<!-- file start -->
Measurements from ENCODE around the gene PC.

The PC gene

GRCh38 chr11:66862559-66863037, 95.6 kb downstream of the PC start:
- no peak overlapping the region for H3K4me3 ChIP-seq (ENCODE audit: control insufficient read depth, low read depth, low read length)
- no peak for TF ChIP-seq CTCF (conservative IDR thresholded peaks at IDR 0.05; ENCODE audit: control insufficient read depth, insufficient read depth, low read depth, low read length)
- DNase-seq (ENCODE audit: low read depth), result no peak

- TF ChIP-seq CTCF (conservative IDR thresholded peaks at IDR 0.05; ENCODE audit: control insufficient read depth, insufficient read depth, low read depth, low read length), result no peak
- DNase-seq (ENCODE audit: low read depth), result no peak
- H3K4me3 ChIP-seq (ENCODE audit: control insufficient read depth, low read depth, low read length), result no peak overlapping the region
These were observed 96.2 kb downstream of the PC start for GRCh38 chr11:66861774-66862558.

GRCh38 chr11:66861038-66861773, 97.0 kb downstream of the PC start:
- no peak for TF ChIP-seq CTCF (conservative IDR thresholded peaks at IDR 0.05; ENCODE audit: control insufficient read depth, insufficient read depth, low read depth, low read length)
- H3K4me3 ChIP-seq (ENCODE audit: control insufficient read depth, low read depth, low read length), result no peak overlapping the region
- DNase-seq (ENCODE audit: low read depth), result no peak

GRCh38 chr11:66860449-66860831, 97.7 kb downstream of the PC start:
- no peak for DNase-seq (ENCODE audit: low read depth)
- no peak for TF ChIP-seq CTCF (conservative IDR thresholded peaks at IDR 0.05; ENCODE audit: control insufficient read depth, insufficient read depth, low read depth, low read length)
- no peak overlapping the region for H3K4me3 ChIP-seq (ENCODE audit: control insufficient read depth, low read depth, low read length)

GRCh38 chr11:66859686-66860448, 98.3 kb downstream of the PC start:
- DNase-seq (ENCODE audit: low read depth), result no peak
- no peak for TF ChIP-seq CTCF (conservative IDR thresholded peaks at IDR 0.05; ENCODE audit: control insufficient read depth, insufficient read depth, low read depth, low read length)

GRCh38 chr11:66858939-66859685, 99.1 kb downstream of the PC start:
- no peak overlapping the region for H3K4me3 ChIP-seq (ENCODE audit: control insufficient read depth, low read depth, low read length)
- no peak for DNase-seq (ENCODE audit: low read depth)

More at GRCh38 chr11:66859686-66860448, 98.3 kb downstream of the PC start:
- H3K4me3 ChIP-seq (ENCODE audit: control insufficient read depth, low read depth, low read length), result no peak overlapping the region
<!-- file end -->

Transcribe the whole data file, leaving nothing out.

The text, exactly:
Measurements from ENCODE around the gene PC.

The PC gene

GRCh38 chr11:66862559-66863037, 95.6 kb downstream of the PC start:
- no peak overlapping the region for H3K4me3 ChIP-seq (ENCODE audit: control insufficient read depth, low read depth, low read length)
- no peak for TF ChIP-seq CTCF (conservative IDR thresholded peaks at IDR 0.05; ENCODE audit: control insufficient read depth, insufficient read depth, low read depth, low read length)
- DNase-seq (ENCODE audit: low read depth), result no peak

- TF ChIP-seq CTCF (conservative IDR thresholded peaks at IDR 0.05; ENCODE audit: control insufficient read depth, insufficient read depth, low read depth, low read length), result no peak
- DNase-seq (ENCODE audit: low read depth), result no peak
- H3K4me3 ChIP-seq (ENCODE audit: control insufficient read depth, low read depth, low read length), result no peak overlapping the region
These were observed 96.2 kb downstream of the PC start for GRCh38 chr11:66861774-66862558.

GRCh38 chr11:66861038-66861773, 97.0 kb downstream of the PC start:
- no peak for TF ChIP-seq CTCF (conservative IDR thresholded peaks at IDR 0.05; ENCODE audit: control insufficient read depth, insufficient read depth, low read depth, low read length)
- H3K4me3 ChIP-seq (ENCODE audit: control insufficient read depth, low read depth, low read length), result no peak overlapping the region
- DNase-seq (ENCODE audit: low read depth), result no peak

GRCh38 chr11:66860449-66860831, 97.7 kb downstream of the PC start:
- no peak for DNase-seq (ENCODE audit: low read depth)
- no peak for TF ChIP-seq CTCF (conservative IDR thresholded peaks at IDR 0.05; ENCODE audit: control insufficient read depth, insufficient read depth, low read depth, low read length)
- no peak overlapping the region for H3K4me3 ChIP-seq (ENCODE audit: control insufficient read depth, low read depth, low read length)

GRCh38 chr11:66859686-66860448, 98.3 kb downstream of the PC start:
- DNase-seq (ENCODE audit: low read depth), result no peak
- no peak for TF ChIP-seq CTCF (conservative IDR thresholded peaks at IDR 0.05; ENCODE audit: control insufficient read depth, insufficient read depth, low read depth, low read length)

GRCh38 chr11:66858939-66859685, 99.1 kb downstream of the PC start:
- no peak overlapping the region for H3K4me3 ChIP-seq (ENCODE audit: control insufficient read depth, low read depth, low read length)
- no peak for DNase-seq (ENCODE audit: low read depth)

More at GRCh38 chr11:66859686-66860448, 98.3 kb downstream of the PC start:
- H3K4me3 ChIP-seq (ENCODE audit: control insufficient read depth, low read depth, low read length), result no peak overlapping the region